What's more important is how long does it take to fulfill a small request, like there are thousands in program/OS startup. Most SSDs do similarly well there, and all magnetic/mechanic HDDs fail catastrophically.

Randomly accessing a 512b block on my magnetic disks takes 12ms (1.5TB drive) or 13ms (250GB drive) on average. Doing the same thing on the SSD gives me 0.09ms average, or a 144fold increase. Maybe your uber-Inteldrive can do a bit better, but the difference will be tiny.

Intel claims 70MB/s write speed for the X25-M, dunno if first or second gen... that's slooooooooooow :lol: OCZ claims 135MB/s for mine, did work when I got it and tested that as well.


My point is, each may have advantages and disadvantages, but when comparing to magnetic HDDs both Intel and non-Intel will do equally well.



quick question : I only play older games, have mostly videos and music on my computer...
what would be the point for getting one of these for me? Faster boot up?
Because I can honestly not think of a situation where the extra speed actually helps (aside from being cool and bigger e-penis)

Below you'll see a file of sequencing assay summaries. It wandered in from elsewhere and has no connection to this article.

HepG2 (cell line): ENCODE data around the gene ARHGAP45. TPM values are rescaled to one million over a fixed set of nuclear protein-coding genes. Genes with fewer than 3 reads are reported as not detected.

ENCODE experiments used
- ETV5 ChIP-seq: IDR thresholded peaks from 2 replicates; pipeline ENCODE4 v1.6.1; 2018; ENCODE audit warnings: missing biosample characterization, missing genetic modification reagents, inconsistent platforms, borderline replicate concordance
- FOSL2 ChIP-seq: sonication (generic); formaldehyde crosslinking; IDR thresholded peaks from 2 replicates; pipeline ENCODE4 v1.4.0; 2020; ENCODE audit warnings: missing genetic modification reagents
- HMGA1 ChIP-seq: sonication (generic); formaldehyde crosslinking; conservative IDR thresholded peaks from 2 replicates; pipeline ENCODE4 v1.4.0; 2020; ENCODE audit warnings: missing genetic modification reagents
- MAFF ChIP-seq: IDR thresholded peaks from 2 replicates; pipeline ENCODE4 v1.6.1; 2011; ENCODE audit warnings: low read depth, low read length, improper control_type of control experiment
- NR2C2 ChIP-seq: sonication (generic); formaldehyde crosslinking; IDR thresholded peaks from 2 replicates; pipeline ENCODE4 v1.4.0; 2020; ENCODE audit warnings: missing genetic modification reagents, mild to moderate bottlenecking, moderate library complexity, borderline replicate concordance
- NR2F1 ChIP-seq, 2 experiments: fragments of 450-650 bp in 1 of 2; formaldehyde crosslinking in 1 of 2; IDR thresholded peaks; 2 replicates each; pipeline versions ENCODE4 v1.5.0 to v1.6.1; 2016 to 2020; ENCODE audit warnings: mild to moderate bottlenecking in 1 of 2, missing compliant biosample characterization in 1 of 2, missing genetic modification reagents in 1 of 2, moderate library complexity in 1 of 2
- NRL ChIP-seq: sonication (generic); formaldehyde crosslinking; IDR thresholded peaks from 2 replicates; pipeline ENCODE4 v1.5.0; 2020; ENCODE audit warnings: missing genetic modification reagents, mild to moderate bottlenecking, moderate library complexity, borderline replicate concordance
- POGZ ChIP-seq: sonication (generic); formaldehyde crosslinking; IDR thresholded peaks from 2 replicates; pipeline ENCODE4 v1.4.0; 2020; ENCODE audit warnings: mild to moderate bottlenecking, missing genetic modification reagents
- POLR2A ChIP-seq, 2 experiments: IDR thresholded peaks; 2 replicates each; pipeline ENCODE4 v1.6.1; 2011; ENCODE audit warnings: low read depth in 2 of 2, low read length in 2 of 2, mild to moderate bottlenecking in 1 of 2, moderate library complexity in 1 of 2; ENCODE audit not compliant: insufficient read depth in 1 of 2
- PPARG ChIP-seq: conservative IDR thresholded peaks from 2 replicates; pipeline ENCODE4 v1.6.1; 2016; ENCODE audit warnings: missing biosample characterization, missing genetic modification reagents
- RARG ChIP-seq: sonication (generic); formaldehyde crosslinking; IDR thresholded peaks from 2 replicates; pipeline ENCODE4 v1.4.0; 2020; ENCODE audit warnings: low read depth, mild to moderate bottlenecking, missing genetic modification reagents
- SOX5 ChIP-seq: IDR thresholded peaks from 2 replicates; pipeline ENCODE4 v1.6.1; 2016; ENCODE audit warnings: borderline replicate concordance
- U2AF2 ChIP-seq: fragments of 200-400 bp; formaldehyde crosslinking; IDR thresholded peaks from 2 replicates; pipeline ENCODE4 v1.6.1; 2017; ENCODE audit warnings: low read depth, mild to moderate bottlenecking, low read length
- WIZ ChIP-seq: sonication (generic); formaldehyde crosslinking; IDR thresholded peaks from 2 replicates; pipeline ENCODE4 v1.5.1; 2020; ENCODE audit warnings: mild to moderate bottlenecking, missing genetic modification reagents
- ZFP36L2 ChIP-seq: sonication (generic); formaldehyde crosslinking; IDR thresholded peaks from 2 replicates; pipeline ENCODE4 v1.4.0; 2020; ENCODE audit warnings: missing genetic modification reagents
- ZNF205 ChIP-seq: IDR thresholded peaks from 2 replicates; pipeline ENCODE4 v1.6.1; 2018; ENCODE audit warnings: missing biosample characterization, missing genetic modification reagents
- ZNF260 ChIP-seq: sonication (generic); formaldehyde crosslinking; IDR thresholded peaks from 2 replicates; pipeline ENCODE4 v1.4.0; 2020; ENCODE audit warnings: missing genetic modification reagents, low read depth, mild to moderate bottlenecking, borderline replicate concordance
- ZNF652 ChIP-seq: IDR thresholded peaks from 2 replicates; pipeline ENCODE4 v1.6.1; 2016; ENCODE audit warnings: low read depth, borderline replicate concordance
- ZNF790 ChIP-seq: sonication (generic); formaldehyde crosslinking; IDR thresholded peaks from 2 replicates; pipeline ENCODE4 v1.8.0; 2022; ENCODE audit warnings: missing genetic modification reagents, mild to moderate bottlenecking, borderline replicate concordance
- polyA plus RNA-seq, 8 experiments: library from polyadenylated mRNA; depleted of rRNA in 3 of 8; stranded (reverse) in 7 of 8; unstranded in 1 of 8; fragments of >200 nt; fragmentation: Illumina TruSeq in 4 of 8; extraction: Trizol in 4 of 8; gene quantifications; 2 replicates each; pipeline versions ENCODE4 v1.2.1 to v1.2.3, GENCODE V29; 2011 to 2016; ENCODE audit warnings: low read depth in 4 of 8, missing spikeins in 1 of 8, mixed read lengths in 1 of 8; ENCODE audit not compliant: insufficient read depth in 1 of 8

If your entire PC is old-ish, then the performance gain will be smaller of course. In a modern PC everything becomes faster, except for magnetic storage - that's pretty much unchanged (in terms of random access time, 12-13ms have been possible a decade ago). Thus magnetic storage is a huge bottleneck in a modern PC, but a smaller (wider?) bottleneck in older ones.

You would experience:
- faster bootup of the OS
- faster program starts
- a lot less (I really mean a LOT less) impact of paging to disk when your RAM runs out
- faster file operations in general
- less impact of doing multiple things at once, magnetic storage will go to its knees because the arm is bouncing around wildly - easy to get down to 5% speed or less.
- less noise and power consumption (unless you just add an SSD and keep the old HDDs of course)
- playing games, be it old or new, benefits the least from an SSD. Like I said above, it doesn't add fps to your fps. (fps as in frames per second, or first person shooter :mrgreen:)

For example I use eclipse a lot, currently for developing plugins for itself. That involves starting new instances of eclipse quite often, which used to take a minute with magnetic storage due to their method of storing/loading stuff. With my SSD that's taken care of in <10s. On an active development day that might save me half an hour and a lot of nerves.
 
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AiR